B.  Whether that percentage figure of 85% is anything more than an approximation or an archly crafted statistic meant to advance an ulterior agenda is mildly interesting to an infrastructure steward. At the end of the day, the hand on the wrench or on the SCADA system comes from the same gene pool, skill set,  and population.

C.  Even a critical infrastructure operation that is entirely managed by a public agency is going to have some private sector involvement and exposure.  Construction comes to mind.  We are always building or modifying facilities and upgrading systems.   Contrary to popular belief, even the wealthiest of public agencies cannot hire everyone they meet.   Contractors and subcontractors are as ubiquitous as they are indispensable.

D.  The original point of emphasizing private ownership and operation, to the extent I absorbed one, seemed to be as a means of emphasizing that protecting critical infrastructure is a shared responsibility and one that would be imperiled by ignoring private sector stakeholders. That point still makes sense to me.

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4 Comments »

Comment by William R. Cumming

March 30, 2010 @ 5:53 am

Well another great discourse on CIP and the 85% paradigm. Since that year ago litany, a PhD student wrote me asking based on my reference to to the September 1997 PCCIP report as the basis for that number she challenged me for the specific reference. Of course she was right and the report does NOT use that percentage anywhere. I wrote her back agreeing with her conclusion and then suggested that my memory from the Presidential Directive drafting sessions for PD-63 (I attended perhaps 5 of the almost one dozen for FEMA) that I distinctly remember Michael Vatis (last at Dartmouth if memory serves) and then representing DOJ using that percentage. She was last heard trying to track him down. Anyhow she also is researching that issue so hope she reads this post and comment and shares her research with all. Certainly a worth thesis topic.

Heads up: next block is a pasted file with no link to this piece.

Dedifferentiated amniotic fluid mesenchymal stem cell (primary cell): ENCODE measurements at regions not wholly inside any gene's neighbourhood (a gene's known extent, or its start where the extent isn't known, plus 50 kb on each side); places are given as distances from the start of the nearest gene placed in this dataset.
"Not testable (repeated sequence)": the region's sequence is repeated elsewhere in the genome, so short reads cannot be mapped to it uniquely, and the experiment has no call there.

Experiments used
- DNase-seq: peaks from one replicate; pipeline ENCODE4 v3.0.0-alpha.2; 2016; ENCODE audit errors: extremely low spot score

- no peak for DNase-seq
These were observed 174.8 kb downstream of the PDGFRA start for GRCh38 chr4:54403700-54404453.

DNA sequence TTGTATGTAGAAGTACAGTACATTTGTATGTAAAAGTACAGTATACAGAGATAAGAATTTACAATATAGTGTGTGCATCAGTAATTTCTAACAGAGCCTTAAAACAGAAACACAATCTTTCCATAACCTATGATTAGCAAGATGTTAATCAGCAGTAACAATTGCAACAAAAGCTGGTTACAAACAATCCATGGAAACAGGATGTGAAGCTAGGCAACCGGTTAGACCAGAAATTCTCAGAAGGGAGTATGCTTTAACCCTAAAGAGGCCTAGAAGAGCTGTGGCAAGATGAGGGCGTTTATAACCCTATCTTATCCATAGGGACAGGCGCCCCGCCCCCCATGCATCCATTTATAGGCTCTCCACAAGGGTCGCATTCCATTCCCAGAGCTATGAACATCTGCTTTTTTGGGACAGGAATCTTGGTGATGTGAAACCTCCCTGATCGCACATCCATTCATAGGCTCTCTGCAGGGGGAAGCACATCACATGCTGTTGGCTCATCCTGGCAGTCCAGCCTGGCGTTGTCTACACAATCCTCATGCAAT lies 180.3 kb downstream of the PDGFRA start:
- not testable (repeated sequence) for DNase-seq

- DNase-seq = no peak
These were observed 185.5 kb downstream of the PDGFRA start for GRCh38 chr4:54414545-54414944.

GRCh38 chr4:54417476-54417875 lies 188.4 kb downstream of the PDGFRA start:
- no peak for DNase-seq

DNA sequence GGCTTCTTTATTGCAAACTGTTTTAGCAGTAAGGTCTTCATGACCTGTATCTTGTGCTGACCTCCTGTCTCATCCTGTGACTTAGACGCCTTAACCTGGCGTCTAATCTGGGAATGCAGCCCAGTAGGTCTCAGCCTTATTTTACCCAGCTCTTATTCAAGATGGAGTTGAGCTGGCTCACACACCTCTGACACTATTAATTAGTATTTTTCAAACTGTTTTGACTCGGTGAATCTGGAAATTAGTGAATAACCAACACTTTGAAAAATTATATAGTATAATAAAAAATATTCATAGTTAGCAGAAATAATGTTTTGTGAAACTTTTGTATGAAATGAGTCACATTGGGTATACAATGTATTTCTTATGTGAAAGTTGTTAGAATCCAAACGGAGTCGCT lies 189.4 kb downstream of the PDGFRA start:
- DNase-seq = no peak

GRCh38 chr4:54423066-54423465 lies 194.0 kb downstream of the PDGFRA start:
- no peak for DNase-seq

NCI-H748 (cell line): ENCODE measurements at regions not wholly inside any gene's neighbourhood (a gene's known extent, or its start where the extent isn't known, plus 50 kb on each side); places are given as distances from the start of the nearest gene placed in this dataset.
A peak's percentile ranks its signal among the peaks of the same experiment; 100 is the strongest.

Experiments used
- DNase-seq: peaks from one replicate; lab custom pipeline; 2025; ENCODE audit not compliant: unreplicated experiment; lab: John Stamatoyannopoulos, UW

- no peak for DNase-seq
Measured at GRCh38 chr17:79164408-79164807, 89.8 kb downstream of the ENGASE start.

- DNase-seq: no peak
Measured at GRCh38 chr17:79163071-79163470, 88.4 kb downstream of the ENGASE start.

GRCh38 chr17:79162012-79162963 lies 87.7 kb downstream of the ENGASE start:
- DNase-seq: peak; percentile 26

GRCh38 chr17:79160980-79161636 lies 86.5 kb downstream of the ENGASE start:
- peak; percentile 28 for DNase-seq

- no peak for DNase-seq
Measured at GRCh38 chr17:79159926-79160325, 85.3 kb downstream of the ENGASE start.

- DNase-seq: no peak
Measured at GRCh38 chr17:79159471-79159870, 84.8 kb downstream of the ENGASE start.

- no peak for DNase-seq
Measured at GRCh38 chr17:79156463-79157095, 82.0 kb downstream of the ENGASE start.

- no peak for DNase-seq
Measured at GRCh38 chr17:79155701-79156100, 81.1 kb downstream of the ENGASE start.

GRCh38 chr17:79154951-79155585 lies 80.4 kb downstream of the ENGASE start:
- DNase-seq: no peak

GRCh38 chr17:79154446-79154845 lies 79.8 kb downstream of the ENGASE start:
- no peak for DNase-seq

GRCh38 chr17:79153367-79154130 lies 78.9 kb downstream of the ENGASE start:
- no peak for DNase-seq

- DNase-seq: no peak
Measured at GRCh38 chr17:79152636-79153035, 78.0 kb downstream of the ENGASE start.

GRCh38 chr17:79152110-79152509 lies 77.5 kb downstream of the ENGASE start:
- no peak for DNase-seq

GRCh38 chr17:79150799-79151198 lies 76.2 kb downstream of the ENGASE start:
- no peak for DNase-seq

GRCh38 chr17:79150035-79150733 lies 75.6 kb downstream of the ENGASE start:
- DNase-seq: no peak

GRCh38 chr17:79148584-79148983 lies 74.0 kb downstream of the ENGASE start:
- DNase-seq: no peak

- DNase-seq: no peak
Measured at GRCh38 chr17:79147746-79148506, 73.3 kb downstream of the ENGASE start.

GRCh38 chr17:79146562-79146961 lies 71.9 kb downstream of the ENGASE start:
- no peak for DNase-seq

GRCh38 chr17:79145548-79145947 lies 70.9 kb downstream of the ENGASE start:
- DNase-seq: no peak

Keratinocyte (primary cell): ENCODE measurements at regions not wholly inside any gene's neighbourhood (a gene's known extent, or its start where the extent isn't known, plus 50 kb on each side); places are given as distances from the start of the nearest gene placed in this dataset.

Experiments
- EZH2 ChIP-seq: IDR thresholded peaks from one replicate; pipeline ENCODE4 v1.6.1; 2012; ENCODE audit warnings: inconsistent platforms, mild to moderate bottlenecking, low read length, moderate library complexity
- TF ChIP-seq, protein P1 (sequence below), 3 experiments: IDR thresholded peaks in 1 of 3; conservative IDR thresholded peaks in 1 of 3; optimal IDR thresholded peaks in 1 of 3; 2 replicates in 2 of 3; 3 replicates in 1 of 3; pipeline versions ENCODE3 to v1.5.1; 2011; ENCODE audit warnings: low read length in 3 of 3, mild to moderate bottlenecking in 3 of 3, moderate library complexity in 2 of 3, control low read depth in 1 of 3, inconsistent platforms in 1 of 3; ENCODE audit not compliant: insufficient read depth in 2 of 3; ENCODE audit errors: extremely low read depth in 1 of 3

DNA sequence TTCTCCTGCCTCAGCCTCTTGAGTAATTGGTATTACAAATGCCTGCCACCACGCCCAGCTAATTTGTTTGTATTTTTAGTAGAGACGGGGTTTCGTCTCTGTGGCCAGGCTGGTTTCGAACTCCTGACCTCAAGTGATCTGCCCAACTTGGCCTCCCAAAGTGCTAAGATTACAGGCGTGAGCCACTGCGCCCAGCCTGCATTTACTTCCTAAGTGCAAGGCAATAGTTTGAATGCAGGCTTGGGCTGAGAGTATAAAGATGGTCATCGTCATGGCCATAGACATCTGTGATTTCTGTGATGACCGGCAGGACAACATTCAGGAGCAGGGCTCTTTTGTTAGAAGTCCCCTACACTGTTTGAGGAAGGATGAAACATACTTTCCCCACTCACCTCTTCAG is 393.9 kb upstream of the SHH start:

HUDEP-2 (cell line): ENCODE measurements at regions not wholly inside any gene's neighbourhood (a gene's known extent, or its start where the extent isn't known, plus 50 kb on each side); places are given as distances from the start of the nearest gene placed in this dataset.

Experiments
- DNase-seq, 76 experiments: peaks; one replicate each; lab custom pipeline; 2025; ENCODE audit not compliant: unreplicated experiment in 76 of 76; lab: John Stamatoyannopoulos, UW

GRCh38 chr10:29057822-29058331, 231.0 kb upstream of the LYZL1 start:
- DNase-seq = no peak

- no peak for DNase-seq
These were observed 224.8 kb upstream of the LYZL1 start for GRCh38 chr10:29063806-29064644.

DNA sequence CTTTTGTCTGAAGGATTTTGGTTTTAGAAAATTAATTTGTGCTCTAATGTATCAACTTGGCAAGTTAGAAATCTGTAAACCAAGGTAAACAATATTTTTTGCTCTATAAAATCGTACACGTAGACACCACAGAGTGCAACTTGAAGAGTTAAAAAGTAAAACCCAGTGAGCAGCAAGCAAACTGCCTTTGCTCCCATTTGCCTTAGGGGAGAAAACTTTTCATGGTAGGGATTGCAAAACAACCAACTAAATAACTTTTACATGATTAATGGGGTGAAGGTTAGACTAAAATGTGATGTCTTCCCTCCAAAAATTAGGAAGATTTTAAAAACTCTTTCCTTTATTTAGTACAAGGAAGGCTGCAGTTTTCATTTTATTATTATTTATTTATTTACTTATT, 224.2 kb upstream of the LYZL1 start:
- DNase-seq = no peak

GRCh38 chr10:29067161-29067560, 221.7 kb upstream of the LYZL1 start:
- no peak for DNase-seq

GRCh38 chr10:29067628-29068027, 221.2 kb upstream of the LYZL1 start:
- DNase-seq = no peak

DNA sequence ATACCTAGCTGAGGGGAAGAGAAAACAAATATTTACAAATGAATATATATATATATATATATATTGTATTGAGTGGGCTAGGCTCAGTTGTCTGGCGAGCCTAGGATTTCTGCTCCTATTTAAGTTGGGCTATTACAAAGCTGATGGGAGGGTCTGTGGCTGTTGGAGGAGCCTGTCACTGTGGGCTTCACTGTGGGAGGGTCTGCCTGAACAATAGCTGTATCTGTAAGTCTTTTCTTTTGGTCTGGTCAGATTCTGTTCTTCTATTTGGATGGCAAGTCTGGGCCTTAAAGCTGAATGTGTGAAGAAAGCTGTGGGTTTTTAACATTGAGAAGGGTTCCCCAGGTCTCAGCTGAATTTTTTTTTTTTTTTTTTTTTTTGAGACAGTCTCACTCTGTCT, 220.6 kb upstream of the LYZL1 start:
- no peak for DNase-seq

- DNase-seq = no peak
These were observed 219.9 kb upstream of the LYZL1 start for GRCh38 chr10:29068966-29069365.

And to agree with the conclusion of the post, usually SCADA and critical infrastruture are shared by the entire spectrum of the economy whatever the origins or ownership.
What really concerns me almost 13 years later from issuance of the PCCIP report is that so little of regulated industry or standards setting organizations has been devoting sufficient effort to resiliency and interoperability and redundancy and repairability of their systems. The result is that a teenage with a .22 rifle can do significant month long damage to many sectors of the economy much less with explosives or more sophisticated incendiaries.
So hoping this subject reappears from time to time and would be interesting to see the ISACs report on their findings and conclusions on this subject which would seem to be part of their basic goals in developing resiliency.
Another arena that interests me on CIP and cyber security is how come over 2,000 pages of new legislation on health care did not consider any of that concern? Hoping of course I may be wrong and someone might find some. Just as budget impacts are produced by CBO and Environmental Impact Statements and Assessments are produced perhaps we need a statutory mandate across the board or in each new act of Congress for a “resiliency” impact statement.

Comment by Dan O'Connor

March 30, 2010 @ 11:13 am

I think the points Chris Bellavita and Mr. Cumming makes are important but with due respect to them and others; to what end?
Having also dropped the 85% stat in a March 2nd response ;